- Look into what must be completed for Liability and Workers' Compensation Insurance. Research your state and federal requirements to learn what must be followed and tracked. From there, take the appropriate action.
- Business formation requirements. Select a business formation type such as LLC (Limited Liability Corporation); DBA (Doing Business As); and INC (Corporation - C or S). Consider tapping into a trusted advisor that can help you understand what your options are, walk you through the steps of each, and understand the impact of each formation.
- Don’t be afraid to ask for help. SCORE mentoring, linked here, is a resource partner of the US Small Business Administration (SBA). They offer free(!) business mentoring, workshops, and education to business owners.
4. Get credentialed and contracted with payors.
So: you have a TIN, an NPI, all your required insurances, and everything else you prepared in anticipation of contracting and credentialing. Now it’s time to get credentialed and contracted with payors.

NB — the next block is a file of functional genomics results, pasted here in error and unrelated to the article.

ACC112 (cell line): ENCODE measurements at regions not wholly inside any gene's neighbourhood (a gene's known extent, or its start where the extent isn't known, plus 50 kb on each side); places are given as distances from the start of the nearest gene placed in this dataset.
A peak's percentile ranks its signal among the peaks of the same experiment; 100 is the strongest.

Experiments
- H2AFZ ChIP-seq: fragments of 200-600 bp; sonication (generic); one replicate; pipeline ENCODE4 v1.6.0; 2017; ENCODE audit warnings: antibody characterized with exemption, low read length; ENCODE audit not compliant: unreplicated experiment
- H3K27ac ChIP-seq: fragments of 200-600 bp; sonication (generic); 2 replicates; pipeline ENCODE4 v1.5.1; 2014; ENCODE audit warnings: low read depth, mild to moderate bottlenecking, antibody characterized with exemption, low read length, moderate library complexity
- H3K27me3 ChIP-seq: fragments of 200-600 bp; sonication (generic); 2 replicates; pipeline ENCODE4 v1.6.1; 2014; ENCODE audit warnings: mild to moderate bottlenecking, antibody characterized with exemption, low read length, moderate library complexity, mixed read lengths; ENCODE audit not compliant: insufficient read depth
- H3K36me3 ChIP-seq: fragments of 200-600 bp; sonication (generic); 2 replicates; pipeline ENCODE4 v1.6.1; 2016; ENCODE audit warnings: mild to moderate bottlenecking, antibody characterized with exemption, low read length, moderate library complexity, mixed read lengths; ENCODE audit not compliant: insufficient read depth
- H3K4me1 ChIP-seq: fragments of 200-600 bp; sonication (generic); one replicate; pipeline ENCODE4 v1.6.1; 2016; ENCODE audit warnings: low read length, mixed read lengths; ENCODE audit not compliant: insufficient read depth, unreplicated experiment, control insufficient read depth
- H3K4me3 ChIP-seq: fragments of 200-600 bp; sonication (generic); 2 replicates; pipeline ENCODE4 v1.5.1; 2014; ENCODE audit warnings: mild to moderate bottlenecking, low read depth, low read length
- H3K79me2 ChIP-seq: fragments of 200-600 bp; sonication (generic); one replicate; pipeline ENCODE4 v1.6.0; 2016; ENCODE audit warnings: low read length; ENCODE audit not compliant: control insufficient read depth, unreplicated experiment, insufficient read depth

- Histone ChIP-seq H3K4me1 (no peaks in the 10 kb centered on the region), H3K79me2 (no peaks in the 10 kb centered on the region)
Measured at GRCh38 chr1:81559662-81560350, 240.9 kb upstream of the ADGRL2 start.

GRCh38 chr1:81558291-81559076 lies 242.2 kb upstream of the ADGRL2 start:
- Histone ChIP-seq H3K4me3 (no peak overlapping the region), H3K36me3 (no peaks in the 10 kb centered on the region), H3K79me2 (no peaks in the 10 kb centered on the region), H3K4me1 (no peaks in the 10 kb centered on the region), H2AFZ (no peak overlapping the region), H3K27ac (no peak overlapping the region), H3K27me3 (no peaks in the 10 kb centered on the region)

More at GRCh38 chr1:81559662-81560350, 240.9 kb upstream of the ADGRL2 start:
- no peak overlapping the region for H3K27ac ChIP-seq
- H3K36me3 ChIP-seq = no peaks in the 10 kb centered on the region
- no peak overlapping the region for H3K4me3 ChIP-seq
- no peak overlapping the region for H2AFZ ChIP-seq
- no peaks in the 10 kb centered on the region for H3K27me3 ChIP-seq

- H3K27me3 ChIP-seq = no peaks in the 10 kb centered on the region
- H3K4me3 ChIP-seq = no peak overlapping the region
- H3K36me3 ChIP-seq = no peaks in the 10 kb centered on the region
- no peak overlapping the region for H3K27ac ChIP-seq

- Contracting refers to entering into a contract as an organization or as an individual with that funding source.
- The process differs from payor to payor -- so carefully consider which funding sources to pursue, and take your time in completing the payor applications.
- It’s important to understand the different setup steps for credentialing and contracting with different payor types (e.g., private insurance companies vs. federally-funded or state-funded programs like Medicaid; private pay vs. school contracting).